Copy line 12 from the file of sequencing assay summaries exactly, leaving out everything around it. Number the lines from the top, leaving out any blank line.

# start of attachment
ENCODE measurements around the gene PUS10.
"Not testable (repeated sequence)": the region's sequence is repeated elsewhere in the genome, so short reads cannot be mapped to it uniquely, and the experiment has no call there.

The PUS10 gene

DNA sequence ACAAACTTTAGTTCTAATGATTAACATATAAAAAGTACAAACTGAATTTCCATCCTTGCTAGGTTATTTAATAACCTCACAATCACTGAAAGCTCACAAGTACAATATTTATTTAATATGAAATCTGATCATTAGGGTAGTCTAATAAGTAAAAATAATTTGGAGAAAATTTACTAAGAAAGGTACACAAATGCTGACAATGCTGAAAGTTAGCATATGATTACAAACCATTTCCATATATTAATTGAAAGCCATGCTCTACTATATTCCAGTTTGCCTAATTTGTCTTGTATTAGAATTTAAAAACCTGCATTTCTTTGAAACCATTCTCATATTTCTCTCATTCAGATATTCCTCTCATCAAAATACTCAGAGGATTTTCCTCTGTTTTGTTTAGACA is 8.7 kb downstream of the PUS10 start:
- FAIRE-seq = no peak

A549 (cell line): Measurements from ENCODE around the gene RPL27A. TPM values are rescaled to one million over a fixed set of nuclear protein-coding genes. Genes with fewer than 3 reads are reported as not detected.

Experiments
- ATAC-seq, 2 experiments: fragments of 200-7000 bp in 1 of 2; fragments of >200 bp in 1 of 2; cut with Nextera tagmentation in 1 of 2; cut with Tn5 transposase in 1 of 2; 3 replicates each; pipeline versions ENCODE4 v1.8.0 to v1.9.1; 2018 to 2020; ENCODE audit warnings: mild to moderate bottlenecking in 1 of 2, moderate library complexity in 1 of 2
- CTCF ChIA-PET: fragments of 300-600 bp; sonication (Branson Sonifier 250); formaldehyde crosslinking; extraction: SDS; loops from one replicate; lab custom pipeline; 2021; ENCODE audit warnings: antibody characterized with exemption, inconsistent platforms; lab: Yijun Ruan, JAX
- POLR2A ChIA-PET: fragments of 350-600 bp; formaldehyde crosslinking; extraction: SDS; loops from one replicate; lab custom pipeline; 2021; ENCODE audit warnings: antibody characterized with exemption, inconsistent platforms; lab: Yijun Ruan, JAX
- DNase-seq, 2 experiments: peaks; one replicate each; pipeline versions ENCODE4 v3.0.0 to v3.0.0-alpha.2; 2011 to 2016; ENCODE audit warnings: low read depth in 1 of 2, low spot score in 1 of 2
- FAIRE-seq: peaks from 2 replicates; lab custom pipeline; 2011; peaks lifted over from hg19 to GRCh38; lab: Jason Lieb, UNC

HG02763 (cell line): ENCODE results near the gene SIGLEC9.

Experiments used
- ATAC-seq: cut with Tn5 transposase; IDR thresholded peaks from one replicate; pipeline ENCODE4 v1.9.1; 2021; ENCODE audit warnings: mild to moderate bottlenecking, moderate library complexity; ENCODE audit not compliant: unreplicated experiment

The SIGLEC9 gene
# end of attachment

- FAIRE-seq: peaks from 2 replicates; lab custom pipeline; 2011; peaks lifted over from hg19 to GRCh38; lab: Jason Lieb, UNC